BATU PAHAT (THE STAR/ASIA NEWS NETWORK) - A 60-year-old Malaysian handyman decided to turn a piece of idle land, which was previously the neighbourhood's dumping ground, into a children's playground using discarded items.
The park, known as "DIY Playground" in Jalan Syed Abdullah in Batu Pahat, Johor, is now an international tourist attraction, with people from Singapore and as far away as Hong Kong and the United States coming to visit.
The park has more than a dozen rides for children to enjoy, including a flying fox, merry-go-round, spinner, Japanese pirate ship, swings, see-saw, slide, bumper cars and many other toys.
The park also has a small stage and a covered area for activities.
Handyman Tan Ching Swee enjoys seeing the smiles on the faces of children who play at the playground he created.
"I forked out about RM6,000 (S$1,985) of my own money to repair all of these discarded items over the years," he said.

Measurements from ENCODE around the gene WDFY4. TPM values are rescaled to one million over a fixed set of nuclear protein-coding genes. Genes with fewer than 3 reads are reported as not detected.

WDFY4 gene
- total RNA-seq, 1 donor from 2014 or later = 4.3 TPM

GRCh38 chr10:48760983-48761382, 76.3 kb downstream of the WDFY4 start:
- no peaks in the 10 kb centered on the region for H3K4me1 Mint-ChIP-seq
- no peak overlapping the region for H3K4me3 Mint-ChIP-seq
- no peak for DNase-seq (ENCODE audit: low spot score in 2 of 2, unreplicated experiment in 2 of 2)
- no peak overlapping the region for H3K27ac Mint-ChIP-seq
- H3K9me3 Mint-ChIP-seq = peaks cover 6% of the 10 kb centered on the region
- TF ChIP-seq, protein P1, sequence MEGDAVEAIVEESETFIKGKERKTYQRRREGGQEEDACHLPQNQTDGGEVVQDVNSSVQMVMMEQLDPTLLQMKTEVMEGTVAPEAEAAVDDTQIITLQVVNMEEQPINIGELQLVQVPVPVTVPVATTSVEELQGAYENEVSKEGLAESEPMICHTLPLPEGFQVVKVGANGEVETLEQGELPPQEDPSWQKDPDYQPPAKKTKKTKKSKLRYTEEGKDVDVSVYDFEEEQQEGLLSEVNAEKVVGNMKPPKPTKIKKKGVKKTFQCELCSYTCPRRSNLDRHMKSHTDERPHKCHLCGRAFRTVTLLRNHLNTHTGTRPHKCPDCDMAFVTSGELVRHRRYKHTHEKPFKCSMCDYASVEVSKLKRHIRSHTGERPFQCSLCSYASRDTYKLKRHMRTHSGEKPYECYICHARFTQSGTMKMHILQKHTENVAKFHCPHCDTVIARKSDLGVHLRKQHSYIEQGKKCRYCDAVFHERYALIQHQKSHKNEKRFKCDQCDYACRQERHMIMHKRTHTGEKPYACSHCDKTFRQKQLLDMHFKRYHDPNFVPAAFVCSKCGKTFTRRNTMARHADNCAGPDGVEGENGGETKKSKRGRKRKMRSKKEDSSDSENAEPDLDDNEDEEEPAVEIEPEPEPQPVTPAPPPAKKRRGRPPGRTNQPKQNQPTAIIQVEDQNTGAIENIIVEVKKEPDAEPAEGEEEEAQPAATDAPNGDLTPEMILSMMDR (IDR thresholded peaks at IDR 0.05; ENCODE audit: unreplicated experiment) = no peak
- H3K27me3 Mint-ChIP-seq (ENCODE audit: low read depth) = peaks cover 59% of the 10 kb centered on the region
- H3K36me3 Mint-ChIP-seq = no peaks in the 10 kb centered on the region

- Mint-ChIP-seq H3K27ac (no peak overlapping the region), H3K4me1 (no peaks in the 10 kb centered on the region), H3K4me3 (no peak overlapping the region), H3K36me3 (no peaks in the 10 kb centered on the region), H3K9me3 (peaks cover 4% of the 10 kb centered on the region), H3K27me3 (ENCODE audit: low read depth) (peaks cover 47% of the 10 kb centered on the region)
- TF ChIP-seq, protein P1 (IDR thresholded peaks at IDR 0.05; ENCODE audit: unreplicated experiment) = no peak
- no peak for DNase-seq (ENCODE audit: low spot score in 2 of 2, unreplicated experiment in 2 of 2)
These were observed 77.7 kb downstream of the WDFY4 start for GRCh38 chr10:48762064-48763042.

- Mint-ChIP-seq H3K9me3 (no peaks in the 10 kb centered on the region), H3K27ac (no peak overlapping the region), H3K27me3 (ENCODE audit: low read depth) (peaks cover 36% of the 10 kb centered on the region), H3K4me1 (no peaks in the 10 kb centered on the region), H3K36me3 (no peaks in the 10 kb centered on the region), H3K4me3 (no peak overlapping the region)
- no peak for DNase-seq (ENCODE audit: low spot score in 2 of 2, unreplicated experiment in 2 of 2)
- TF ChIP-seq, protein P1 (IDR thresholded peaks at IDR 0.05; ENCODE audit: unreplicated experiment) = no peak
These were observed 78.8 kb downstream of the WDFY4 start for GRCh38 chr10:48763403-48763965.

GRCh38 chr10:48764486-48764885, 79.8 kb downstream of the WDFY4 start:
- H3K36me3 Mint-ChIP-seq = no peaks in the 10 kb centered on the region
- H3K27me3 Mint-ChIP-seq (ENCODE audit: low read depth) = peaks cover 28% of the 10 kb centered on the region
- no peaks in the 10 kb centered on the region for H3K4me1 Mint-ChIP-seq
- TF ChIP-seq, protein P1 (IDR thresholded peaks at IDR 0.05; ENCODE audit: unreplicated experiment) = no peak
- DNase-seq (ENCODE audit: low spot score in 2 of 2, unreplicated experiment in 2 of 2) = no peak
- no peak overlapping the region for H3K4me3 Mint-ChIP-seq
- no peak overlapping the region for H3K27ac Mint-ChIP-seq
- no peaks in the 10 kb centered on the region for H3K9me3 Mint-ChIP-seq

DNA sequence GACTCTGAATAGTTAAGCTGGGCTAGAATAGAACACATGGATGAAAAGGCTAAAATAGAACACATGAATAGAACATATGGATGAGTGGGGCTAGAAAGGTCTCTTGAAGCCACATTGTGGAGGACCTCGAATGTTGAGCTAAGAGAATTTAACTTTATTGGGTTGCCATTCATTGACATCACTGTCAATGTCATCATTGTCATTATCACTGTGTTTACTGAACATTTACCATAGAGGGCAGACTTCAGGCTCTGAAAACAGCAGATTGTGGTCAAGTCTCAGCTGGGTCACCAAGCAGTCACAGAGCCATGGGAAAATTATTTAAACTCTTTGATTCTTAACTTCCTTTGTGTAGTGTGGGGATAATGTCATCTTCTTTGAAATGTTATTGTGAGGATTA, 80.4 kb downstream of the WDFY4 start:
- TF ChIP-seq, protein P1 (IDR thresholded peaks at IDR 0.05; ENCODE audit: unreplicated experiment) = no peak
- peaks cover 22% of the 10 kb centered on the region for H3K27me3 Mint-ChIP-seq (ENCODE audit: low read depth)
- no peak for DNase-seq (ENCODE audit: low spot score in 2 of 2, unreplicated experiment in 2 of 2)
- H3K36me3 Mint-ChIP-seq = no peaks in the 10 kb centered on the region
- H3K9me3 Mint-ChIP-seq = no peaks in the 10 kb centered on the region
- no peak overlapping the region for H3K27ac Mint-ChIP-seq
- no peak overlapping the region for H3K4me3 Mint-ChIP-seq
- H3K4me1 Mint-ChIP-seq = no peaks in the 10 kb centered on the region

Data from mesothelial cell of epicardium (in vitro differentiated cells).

"Safety is my priority and I usually check all the rides daily to ensure that the kids do not get hurt.
"I am happy when this place is packed, especially during school holidays, where more than 100 kids would be playing and having fun."
Mr Tan said that nowadays, children hardly visit playgrounds, as they are addicted to the television or their mobile phones.
He said he got the idea to use discarded items for the playground about 10 years ago after noticing that children in the area did not have a proper place to play.
He decided to start cleaning up the 0.2ha land, which was filled with rubbish.
"Then people started sending their old items here and I repaired and put them at the playground," he said, adding that people even gave him an old piano and old exercise equipment, which he placed at the park.
He said that in the evenings, local residents especially retirees would head to the park to sit and talk.
Mr Tan, who has placed a donation box at the park, runs a small stall beside the park with his wife, offering Thai food such as barbecued meat, noodles, rice and tom yam.
He hoped that more of such parks could be set up around the state, and said he was willing to work with the local councils to turn idle land into fun places for children.